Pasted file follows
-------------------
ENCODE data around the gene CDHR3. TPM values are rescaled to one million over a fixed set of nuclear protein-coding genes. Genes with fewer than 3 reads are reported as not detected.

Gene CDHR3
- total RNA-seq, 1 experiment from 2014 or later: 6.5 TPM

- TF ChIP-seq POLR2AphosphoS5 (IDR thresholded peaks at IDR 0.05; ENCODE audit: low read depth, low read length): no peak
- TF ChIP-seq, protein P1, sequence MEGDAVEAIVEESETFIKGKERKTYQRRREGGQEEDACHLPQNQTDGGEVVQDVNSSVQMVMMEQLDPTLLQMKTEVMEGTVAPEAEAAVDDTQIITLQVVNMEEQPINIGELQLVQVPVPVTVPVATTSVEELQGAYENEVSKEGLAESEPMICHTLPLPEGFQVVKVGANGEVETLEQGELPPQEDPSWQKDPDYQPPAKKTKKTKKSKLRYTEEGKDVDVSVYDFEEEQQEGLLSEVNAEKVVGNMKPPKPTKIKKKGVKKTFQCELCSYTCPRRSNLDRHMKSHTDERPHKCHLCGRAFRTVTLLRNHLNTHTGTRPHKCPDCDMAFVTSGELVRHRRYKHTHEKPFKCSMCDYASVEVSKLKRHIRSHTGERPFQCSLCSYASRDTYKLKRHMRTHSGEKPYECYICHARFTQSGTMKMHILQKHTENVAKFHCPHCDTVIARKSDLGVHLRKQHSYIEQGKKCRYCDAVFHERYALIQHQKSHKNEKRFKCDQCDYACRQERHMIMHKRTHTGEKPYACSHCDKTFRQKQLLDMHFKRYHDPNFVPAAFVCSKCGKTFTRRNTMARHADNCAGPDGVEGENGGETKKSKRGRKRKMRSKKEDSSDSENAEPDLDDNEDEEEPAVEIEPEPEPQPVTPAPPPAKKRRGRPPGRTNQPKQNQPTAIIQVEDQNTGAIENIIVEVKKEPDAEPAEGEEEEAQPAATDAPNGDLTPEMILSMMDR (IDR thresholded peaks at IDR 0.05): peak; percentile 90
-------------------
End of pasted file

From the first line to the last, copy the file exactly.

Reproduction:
ENCODE data around the gene CDHR3. TPM values are rescaled to one million over a fixed set of nuclear protein-coding genes. Genes with fewer than 3 reads are reported as not detected.

Gene CDHR3
- total RNA-seq, 1 experiment from 2014 or later: 6.5 TPM

- TF ChIP-seq POLR2AphosphoS5 (IDR thresholded peaks at IDR 0.05; ENCODE audit: low read depth, low read length): no peak
- TF ChIP-seq, protein P1, sequence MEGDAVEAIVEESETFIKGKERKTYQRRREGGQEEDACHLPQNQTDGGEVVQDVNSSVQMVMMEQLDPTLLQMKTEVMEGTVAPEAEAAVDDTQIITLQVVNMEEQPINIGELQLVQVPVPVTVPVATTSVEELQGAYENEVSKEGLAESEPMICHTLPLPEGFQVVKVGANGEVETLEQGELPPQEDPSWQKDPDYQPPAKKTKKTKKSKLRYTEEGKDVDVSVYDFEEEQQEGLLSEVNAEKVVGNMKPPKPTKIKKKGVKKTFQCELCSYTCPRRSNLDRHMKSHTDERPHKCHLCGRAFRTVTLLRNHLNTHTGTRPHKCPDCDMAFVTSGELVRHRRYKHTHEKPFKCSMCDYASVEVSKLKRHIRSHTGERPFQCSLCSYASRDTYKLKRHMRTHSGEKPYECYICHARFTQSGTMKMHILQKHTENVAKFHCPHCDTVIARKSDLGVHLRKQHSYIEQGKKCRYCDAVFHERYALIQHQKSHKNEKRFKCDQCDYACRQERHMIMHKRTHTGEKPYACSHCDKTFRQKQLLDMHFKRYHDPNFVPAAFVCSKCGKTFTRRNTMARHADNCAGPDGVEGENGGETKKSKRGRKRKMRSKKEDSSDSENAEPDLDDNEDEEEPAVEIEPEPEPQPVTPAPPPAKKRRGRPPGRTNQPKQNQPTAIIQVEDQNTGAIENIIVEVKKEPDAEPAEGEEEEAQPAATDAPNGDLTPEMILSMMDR (IDR thresholded peaks at IDR 0.05): peak; percentile 90